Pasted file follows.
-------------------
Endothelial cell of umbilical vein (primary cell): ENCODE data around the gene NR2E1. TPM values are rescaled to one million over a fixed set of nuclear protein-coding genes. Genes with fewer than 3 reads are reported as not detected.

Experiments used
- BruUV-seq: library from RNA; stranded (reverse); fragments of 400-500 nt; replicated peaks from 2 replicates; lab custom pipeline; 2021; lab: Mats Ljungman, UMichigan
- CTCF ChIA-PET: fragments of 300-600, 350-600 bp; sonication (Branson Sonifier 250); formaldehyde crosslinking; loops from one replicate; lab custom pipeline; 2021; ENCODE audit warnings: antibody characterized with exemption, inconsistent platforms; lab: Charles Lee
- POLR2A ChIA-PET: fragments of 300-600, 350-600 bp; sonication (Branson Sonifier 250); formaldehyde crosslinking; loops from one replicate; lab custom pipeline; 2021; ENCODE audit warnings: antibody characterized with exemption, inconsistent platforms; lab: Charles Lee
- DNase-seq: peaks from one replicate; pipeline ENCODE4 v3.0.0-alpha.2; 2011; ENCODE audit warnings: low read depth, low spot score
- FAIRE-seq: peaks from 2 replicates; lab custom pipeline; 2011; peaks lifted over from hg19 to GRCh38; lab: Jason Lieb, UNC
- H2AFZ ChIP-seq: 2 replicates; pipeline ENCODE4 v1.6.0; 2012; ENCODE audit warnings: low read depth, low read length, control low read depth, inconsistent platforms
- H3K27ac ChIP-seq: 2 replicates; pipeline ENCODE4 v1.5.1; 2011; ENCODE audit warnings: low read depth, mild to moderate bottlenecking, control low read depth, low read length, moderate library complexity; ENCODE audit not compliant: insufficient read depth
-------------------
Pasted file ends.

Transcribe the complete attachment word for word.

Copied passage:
Endothelial cell of umbilical vein (primary cell): ENCODE data around the gene NR2E1. TPM values are rescaled to one million over a fixed set of nuclear protein-coding genes. Genes with fewer than 3 reads are reported as not detected.

Experiments used
- BruUV-seq: library from RNA; stranded (reverse); fragments of 400-500 nt; replicated peaks from 2 replicates; lab custom pipeline; 2021; lab: Mats Ljungman, UMichigan
- CTCF ChIA-PET: fragments of 300-600, 350-600 bp; sonication (Branson Sonifier 250); formaldehyde crosslinking; loops from one replicate; lab custom pipeline; 2021; ENCODE audit warnings: antibody characterized with exemption, inconsistent platforms; lab: Charles Lee
- POLR2A ChIA-PET: fragments of 300-600, 350-600 bp; sonication (Branson Sonifier 250); formaldehyde crosslinking; loops from one replicate; lab custom pipeline; 2021; ENCODE audit warnings: antibody characterized with exemption, inconsistent platforms; lab: Charles Lee
- DNase-seq: peaks from one replicate; pipeline ENCODE4 v3.0.0-alpha.2; 2011; ENCODE audit warnings: low read depth, low spot score
- FAIRE-seq: peaks from 2 replicates; lab custom pipeline; 2011; peaks lifted over from hg19 to GRCh38; lab: Jason Lieb, UNC
- H2AFZ ChIP-seq: 2 replicates; pipeline ENCODE4 v1.6.0; 2012; ENCODE audit warnings: low read depth, low read length, control low read depth, inconsistent platforms
- H3K27ac ChIP-seq: 2 replicates; pipeline ENCODE4 v1.5.1; 2011; ENCODE audit warnings: low read depth, mild to moderate bottlenecking, control low read depth, low read length, moderate library complexity; ENCODE audit not compliant: insufficient read depth